Now that football season is officially over for another seven months, I’m sure you, like me, are missing it already. So let’s talk about some of the best football movies that can help fill the post-Super Bowl void! The following is a list of my favorite football films, in no particular order.
Remember the Titans (2000)
Can you have a list of best football movies without this one? Disney’s Remember the Titans is a true classic, not just of sports films, but across all movie genres. In the off chance that you haven’t seen it, the movie, based on a true story, stars Denzel Washington and follows the events of a high school football team racially integrating in the 1970s. Filled with humorous moments and heartfelt scenes, the movie’s message of unity is incredibly powerful and moving.
Draft Day (2014)
Draft Day is about, well, NFL Draft Day. It follows (fictional) Browns GM Sonny Weaver Jr., played by Kevin Costner, as he prepares for day one of the draft. I would classify it as a movie for the NFL-obsessed like yours truly, as the movie focuses on the politics and business side of the NFL more than the game itself. Weaver must navigate interactions with the Browns’ coaching staff, other teams’ GMs, current players, and prospective players, all while dealing with problems in his personal life. While the characters are fictional, it does use the actual NFL teams and branding, which is a nice touch of realism. It is a unique take on a football movie, but one I thoroughly enjoy.
American Underdog (2021)
American Underdog tells the story of Kurt Warner, played by Zachary Levi, the St. Louis Rams quarterback who fought for his NFL dream and achieved incredible success in the end. The movie also focuses on Warner’s Christian faith and his budding romance with the woman he’d eventually marry. The film is an inspiring story that speaks to the challenge of actually making it in the NFL, and is a fairly accurate depiction of Warner’s real life journey. It’s very well done.
Rudy follows the story of Rudy Ruettiger (played by the incredible Sean Astin) and his quest to play football at the University of Notre Dame. It is by far the greatest football underdog movie out there, though it doesn’t end in the way you might expect. I think that’s what I like about it—it’s a story about perseverance, but doesn’t ignore reality. Which is a good thing, considering it’s based on a true story. Overall, Rudy is a charming movie and another classic sports film worth watching, if you’ve never seen it.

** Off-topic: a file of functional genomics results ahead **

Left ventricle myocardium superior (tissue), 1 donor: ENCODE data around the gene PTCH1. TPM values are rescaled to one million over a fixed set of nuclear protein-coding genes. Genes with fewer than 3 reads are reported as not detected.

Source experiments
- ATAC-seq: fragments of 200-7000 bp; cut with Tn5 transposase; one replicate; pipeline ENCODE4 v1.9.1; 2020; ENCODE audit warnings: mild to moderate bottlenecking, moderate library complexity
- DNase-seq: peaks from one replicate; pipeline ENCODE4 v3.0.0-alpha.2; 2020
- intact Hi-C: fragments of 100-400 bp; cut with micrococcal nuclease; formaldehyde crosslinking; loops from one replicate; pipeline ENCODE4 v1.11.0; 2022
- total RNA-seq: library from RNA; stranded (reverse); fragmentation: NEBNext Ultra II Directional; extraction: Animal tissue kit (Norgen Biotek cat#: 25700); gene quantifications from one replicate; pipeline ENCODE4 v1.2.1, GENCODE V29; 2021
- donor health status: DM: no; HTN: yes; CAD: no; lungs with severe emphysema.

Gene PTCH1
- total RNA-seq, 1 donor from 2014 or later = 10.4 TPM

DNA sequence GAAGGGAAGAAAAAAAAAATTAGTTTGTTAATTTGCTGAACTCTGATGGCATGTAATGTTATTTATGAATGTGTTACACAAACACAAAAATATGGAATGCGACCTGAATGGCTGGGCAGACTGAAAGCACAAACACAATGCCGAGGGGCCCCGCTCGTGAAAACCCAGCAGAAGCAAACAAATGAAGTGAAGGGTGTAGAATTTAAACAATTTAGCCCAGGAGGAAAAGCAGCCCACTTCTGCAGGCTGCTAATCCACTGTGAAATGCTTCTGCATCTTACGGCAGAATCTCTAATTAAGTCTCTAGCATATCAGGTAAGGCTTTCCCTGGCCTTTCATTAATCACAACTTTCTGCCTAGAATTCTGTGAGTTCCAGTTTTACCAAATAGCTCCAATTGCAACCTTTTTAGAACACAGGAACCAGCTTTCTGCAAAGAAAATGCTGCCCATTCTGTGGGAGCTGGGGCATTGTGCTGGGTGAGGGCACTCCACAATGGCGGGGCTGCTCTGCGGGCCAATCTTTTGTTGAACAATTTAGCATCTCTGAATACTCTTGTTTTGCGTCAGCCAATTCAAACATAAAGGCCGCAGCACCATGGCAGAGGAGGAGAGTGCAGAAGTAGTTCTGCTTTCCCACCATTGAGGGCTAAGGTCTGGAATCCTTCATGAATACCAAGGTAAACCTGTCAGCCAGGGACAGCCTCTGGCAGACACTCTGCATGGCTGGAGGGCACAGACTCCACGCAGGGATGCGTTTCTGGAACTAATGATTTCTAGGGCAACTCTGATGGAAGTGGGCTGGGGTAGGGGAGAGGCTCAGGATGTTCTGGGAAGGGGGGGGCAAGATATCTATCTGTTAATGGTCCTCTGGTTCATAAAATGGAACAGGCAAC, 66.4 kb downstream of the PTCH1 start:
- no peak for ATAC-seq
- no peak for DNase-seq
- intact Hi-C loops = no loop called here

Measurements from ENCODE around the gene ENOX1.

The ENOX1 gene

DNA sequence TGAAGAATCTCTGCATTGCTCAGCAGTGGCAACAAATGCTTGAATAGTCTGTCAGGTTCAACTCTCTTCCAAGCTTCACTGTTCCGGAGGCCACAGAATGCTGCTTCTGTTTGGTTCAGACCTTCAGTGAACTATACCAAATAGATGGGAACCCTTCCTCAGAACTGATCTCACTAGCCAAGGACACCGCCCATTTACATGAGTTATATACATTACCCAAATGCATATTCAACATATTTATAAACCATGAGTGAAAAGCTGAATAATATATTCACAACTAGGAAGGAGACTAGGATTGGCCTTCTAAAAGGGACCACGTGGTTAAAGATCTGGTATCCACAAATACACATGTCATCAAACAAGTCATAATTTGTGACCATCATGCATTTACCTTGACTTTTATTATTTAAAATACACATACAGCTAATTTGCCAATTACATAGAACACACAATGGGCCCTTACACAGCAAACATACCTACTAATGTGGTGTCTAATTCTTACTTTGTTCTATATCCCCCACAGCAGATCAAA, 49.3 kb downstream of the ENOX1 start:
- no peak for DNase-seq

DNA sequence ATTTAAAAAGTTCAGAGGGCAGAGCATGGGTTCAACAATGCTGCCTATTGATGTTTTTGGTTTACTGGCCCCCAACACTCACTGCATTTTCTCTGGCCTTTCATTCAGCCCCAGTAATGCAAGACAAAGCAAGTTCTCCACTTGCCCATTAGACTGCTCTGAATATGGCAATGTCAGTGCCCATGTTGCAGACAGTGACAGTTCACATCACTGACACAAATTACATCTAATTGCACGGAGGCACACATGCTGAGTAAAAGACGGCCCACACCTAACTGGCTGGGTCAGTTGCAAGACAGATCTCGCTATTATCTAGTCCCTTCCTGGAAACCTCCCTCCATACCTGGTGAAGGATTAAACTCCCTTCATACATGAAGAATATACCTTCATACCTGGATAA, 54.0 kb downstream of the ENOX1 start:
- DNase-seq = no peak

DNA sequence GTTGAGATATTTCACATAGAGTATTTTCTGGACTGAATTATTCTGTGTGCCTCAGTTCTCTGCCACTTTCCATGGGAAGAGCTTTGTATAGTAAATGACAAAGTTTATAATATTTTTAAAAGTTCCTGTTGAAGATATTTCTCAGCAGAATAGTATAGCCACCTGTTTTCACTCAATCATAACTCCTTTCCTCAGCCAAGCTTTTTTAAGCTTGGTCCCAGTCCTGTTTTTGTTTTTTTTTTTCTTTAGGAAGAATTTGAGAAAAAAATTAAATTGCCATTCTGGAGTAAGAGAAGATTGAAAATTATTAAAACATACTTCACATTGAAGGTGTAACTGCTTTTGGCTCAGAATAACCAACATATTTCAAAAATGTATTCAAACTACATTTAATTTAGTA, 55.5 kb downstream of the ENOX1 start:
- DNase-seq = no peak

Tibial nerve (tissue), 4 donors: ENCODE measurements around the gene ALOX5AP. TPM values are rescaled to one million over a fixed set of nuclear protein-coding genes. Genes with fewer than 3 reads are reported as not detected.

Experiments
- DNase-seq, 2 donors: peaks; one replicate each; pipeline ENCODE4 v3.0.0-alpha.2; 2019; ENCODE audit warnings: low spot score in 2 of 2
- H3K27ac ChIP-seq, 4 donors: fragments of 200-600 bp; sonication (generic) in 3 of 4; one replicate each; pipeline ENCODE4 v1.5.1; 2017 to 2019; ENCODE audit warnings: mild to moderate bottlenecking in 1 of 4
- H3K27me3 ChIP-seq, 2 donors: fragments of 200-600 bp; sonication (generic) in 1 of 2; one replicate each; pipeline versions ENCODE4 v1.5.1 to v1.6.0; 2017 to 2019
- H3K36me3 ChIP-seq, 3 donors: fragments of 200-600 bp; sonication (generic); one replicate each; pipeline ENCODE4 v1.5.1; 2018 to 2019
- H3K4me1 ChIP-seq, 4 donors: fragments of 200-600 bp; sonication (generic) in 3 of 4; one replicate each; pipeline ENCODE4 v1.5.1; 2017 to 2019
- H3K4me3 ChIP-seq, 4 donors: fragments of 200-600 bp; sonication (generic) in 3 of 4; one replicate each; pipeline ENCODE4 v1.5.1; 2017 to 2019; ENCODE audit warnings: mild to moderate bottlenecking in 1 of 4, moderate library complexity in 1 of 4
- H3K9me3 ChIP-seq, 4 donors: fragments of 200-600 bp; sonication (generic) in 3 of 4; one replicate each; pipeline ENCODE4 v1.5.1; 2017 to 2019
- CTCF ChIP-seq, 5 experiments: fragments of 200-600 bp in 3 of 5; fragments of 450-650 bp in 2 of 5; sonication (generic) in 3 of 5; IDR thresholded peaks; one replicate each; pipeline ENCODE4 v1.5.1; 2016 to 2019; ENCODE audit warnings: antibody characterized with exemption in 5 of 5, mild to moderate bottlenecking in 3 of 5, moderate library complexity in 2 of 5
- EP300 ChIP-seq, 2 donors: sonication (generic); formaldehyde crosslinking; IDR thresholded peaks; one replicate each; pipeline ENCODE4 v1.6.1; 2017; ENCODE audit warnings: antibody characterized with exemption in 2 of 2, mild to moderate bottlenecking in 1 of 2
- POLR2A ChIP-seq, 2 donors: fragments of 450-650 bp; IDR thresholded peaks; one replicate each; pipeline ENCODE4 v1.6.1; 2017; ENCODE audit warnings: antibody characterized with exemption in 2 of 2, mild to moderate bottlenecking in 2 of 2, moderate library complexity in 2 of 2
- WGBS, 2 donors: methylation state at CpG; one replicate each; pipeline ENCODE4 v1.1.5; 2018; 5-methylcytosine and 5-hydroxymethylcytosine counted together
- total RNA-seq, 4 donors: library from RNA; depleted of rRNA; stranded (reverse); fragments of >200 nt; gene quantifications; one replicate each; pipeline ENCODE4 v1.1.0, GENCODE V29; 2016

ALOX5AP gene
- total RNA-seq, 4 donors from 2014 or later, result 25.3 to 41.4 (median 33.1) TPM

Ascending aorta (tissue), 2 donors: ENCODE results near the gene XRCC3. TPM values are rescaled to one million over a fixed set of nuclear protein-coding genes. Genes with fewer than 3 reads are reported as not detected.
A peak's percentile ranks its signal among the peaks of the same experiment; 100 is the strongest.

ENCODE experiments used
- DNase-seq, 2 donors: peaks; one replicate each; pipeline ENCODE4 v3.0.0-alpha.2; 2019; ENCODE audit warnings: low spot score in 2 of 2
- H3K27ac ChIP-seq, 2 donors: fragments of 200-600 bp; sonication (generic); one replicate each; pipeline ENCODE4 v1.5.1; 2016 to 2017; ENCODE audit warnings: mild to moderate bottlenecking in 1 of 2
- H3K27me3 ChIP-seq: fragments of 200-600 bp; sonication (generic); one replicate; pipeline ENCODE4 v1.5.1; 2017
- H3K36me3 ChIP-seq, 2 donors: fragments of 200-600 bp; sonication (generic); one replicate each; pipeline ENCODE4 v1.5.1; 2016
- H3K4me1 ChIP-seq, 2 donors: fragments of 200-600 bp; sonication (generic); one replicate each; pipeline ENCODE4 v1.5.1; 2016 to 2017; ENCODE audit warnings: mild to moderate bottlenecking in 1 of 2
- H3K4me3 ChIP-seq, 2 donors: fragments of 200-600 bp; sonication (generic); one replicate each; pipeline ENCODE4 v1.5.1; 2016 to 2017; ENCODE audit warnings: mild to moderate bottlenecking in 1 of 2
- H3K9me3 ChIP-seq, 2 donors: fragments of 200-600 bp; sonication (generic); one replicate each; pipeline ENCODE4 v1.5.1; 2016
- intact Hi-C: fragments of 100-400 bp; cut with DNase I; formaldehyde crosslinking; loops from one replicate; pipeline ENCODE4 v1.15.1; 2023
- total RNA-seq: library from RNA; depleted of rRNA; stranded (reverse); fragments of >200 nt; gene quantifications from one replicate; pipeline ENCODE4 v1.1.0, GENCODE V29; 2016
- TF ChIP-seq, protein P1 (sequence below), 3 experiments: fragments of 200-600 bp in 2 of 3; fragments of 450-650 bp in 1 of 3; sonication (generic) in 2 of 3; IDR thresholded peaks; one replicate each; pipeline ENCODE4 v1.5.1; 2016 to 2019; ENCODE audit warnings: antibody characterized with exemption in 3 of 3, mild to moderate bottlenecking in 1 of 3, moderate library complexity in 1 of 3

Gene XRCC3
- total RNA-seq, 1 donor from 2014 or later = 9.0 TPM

The Game Plan (2007)
Okay, now I’m shifting from the more serious films into the goofier genre, starting with Disney’s The Game Plan. This movie came out when I was a kid, but when I watched it not too long ago, it really holds up. Starring Dwayne “The Rock” Johnson as hotshot quarterback Joe Kingman and Madison Pettis as his daughter Peyton, the plot of the film revolves around their relationship. It’s funny, as Joe has no experience or desire to be a dad, and heartwarming, as he slowly comes to care for his daughter. It’s definitely a sweet football-themed family movie.
Home Team (2022)
Home Team, loosely based on true events, stars Kevin James as Sean Payton, set during his suspension related to the New Orleans Saints’ Bountygate Scandal. (Which I will restrain myself from commenting on here…) The movie touches a little on Payton’s fight to get reinstated as head coach of the Saints, but primarily focuses on him reconnecting with his son and coaching a terrible middle school football team in a small Texas town. While it does follow the “terrible team rises to greatness despite the odds” formula found in many sports movies, it also subverts a few expectations in an often humorous way.
80 For Brady (2023)
Last but certainly not least, 80 for Brady is delightfully dumb. I can’t think of a better way to describe it. It follows four best friends, a group of 80-year-old ladies who love watching the Patriots (and especially Tom Brady) every week. Their goal? Go watch Tom Brady play in Super Bowl LI in person. I will admit (and to clarify my initial description of the movie), the concept is more brilliant than the execution. The plot suffers from some poor pacing, convenient moments, and, well, a somewhat ridiculous climax—BUT I absolutely loved it, despite its flaws. While it’s certainly not a typical football movie, it’s a fun ride, full of funny beats and heartwarming moments. If you’re a football fan, it’s worth watching at least once. (Side note: if this movie was about an 80-year-old lady cheering on Kirk Cousin’s grandson leading the Minnesota Vikings to their first Super Bowl victory, this movie would be a perfect glimpse into me 50 years from now. Probably another reason why I liked it in spite of the story issues, ha!)
~ ~ ~
While there are many other fantastic football films out there, these are certainly the ones I’ve enjoyed lately or remember fondly. What’s your favorite football (or other sport) movie?